People are driving old cars from the 80's to get better gas mileage

Discussion in 'Et Cetera, Et Cetera' started by B_Marius567, May 10, 2008.

  1. B_Marius567

    B_Marius567 New Member

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    I see people are Driving old cars from the 80's to get 40 to 60 mpg. Everyone drove a small cars back then to save money on gas.
     
  2. SyddyKitty

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    My car is from the 80's and it eats through gas. It was a considered a luxury car back then, so that might explain some things. :p
     
  3. SteveHd

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    And I thought my 1995 car was "old".

    I wonder how many cars from the 80s evaded the "crusher"?

    A car that would get good fuel economy would be a 1932 Ford Three Window Coupe! I see gobs of mid-30s Fords at the various car shows I go to so there's plenty of them.
     
  4. jason_els

    jason_els <img border="0" src="/images/badges/gold_member.gi

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    I'd imagine not many. The 80s were a time when electronics first became common in cars and, if you recall (or not as I don't know how old you are), they weren't all that reliable. American cars sucked in general back then, but there were a few great Japanese cars available. Economical European car manufacturers were largely phased out as they couldn't meet increasing federal crash and emission standards so we were left with Volkswagen and (ahem) Yugo. The Volkswagens from that era weren't bad, but they tended to rust out fairly quickly if you lived in a place where road salt was used. The 80s were really all about the triumph of the Japanese manufacturers. They were making excellent small cars and legitimized Japan as a maker of very high quality cars. The first Civics to reach the US were fantastic cars and loads of fun to drive. The Corolla too was similarly loved, if not as much fun, and Nissan had some good models too. Prior to the 80s people were wary about buying Japanese cars as the quality wasn't quite as good as it later became and, compared to American cars of the time, they were absurdly tiny.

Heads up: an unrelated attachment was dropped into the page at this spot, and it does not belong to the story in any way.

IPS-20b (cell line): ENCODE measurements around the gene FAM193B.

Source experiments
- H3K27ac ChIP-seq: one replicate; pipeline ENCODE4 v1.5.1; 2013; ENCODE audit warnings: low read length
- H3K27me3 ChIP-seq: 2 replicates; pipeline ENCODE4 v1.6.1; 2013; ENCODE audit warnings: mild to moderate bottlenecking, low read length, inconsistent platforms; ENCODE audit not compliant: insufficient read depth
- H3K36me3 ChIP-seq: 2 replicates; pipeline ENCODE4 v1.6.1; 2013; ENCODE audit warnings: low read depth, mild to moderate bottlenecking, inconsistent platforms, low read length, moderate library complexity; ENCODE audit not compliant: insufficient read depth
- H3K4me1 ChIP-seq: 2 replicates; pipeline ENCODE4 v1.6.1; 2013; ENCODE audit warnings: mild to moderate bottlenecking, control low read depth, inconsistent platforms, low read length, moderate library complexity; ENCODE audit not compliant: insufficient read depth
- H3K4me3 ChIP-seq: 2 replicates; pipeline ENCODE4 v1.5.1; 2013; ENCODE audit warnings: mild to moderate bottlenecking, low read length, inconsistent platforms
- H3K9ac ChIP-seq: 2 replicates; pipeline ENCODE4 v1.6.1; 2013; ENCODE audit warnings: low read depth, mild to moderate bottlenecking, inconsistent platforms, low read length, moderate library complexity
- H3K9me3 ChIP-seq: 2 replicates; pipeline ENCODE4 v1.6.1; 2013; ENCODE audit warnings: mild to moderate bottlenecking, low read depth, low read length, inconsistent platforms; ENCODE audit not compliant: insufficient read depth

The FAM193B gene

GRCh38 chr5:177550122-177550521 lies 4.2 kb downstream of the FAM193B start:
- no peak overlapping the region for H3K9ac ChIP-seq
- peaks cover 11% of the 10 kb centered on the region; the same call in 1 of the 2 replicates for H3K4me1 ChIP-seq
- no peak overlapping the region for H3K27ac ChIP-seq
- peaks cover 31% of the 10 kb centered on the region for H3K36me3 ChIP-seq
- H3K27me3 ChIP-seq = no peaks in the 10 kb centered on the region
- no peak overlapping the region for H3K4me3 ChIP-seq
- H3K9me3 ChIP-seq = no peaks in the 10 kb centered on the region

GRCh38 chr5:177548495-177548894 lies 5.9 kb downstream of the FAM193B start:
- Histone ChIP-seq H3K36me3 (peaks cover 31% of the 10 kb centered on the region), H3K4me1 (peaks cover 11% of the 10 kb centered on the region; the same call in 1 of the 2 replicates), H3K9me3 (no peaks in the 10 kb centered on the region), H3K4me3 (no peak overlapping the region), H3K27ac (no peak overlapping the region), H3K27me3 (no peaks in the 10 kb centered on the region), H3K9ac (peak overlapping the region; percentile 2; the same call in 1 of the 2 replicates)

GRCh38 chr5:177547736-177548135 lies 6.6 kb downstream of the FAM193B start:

5. D_Thoraxis_Biggulp

    D_Thoraxis_Biggulp New Member

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    Cars were getting 40 - 60 MPG back then? I must have missed the days when cars were that small, aside from the Volkswagen Bug.
     
  6. LambHair McNeil

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    And they were cramped, low on horsepower, and not nearly as crash-worthy as what you can find today. And you - being around during this time - have to know that you are stretching the truth (40-60 mpg??).

    They also belched out more pollutants per mile than even a full-size pickup does today, gas mileage notwithstanding.
     
  7. SyddyKitty

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    I can certainly attest for crappy 80's electronics, as Best Buy's garage techs told me my radio doesn't work because of electrical problems with my speakers. =D

    1989 Acura Legends LS. >_>
     
  8. B_Marius567

    B_Marius567 New Member

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  9. SteveHd

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    There were some cars getting 40ish then; I think 60 is someone's imagination.

    At 24, you might not remember the Volkswagen "Rabbit". I don't remember its MPG but there were diesel models later in its life-cycle. There was even a "Rabbit MPG" which was tuned for high mileage. Don't even think about asking what its 0-to-60 was!
     
  10. D_Thoraxis_Biggulp

    D_Thoraxis_Biggulp New Member

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    Nope, the Bug is the smallest car I remember from that period. And it's design wasn't exactly aerodynamic, so that alone is going to cut severely into its potential gas mileage. That's why I figured 60 was a bit outrageous.
     
  11. SteveHd

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    Another small 80s car was the Chevy Sprint a.k.a. Geo Metro with a 1.0L 3-cylinder engine! Built by Suzuki or jointly by Suzuki and GM, some variants of it got mileage in the 50s.
     
  12. saxxa

    saxxa New Member

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    If I was to own an old car it would have to be a 1959 Cadillac convertible in pink with a white top. It is classic space age design with 50's colour. However it would be driven on special occasions only since it gets about 10 gallons per mile.
     
  13. dong20